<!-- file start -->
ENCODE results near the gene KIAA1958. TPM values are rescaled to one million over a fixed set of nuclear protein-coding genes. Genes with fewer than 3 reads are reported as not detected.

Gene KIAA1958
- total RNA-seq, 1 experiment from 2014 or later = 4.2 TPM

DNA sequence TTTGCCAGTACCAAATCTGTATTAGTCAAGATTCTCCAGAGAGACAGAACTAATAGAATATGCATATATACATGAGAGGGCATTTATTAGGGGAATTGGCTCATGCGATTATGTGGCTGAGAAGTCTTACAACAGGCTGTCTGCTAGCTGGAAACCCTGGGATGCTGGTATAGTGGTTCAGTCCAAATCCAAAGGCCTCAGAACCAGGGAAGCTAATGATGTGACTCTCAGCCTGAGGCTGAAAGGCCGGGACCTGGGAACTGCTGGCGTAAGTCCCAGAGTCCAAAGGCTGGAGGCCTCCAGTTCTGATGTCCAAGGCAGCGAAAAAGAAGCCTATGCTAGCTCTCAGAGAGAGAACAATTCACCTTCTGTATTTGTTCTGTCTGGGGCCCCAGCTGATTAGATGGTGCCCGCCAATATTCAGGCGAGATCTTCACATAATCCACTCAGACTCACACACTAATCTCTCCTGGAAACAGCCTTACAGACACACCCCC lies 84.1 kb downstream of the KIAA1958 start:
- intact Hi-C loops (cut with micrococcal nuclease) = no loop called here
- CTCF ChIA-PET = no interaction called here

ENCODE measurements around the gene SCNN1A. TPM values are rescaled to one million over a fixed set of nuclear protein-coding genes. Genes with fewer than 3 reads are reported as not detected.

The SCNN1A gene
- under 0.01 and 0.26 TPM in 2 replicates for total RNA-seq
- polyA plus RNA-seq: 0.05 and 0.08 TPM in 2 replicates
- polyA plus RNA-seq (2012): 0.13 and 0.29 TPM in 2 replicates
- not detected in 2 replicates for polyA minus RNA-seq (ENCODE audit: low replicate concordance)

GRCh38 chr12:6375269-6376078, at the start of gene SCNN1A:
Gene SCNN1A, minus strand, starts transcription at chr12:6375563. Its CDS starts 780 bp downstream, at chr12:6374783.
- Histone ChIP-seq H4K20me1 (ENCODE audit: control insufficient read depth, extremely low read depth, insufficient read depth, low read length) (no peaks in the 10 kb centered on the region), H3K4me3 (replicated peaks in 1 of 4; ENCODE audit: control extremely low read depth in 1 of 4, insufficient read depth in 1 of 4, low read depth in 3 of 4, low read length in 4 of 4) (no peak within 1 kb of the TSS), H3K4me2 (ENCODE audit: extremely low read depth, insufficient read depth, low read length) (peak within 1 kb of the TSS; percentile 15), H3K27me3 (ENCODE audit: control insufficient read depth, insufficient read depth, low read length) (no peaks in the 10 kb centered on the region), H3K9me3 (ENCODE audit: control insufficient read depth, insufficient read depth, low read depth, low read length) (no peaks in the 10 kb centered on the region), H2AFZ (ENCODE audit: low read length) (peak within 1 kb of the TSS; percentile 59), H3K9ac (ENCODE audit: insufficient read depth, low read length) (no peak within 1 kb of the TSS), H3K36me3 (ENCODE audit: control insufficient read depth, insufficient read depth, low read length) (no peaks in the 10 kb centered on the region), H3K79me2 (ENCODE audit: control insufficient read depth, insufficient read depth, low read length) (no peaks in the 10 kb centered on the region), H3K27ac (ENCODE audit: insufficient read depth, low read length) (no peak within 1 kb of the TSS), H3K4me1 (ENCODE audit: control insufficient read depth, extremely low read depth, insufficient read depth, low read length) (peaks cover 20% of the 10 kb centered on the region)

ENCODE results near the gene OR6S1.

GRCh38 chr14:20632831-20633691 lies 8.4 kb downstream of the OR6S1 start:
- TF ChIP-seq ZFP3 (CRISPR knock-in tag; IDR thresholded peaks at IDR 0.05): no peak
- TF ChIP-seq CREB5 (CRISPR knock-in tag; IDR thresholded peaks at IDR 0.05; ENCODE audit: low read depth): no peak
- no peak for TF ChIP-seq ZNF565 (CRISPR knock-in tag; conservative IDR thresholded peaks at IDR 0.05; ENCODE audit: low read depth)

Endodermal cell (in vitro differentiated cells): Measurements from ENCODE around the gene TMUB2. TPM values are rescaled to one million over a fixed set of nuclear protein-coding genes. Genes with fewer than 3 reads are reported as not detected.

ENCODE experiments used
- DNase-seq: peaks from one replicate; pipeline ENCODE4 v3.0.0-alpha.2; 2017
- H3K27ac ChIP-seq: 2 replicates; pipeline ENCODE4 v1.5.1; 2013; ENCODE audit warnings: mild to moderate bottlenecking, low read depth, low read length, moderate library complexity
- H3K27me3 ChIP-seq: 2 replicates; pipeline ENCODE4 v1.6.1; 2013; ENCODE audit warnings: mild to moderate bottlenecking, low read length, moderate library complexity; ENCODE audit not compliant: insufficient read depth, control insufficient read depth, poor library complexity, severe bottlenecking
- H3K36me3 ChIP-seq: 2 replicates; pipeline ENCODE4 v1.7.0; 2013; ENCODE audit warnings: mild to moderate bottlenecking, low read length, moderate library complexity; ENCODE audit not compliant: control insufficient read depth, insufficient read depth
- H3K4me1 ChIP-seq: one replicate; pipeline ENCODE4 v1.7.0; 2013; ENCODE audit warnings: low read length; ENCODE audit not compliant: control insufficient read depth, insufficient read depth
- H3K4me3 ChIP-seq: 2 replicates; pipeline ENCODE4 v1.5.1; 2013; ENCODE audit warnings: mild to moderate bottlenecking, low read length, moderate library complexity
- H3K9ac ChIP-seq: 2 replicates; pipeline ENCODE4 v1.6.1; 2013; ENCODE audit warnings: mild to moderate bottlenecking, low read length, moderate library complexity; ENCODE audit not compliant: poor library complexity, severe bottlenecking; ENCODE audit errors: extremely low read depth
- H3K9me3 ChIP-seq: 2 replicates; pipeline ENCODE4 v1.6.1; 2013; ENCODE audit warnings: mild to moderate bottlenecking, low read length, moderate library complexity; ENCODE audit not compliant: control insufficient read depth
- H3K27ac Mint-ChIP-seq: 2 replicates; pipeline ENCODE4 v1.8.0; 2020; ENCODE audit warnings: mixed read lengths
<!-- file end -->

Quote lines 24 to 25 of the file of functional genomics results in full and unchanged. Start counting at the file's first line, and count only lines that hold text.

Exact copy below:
- H3K27ac ChIP-seq: 2 replicates; pipeline ENCODE4 v1.5.1; 2013; ENCODE audit warnings: mild to moderate bottlenecking, low read depth, low read length, moderate library complexity
- H3K27me3 ChIP-seq: 2 replicates; pipeline ENCODE4 v1.6.1; 2013; ENCODE audit warnings: mild to moderate bottlenecking, low read length, moderate library complexity; ENCODE audit not compliant: insufficient read depth, control insufficient read depth, poor library complexity, severe bottlenecking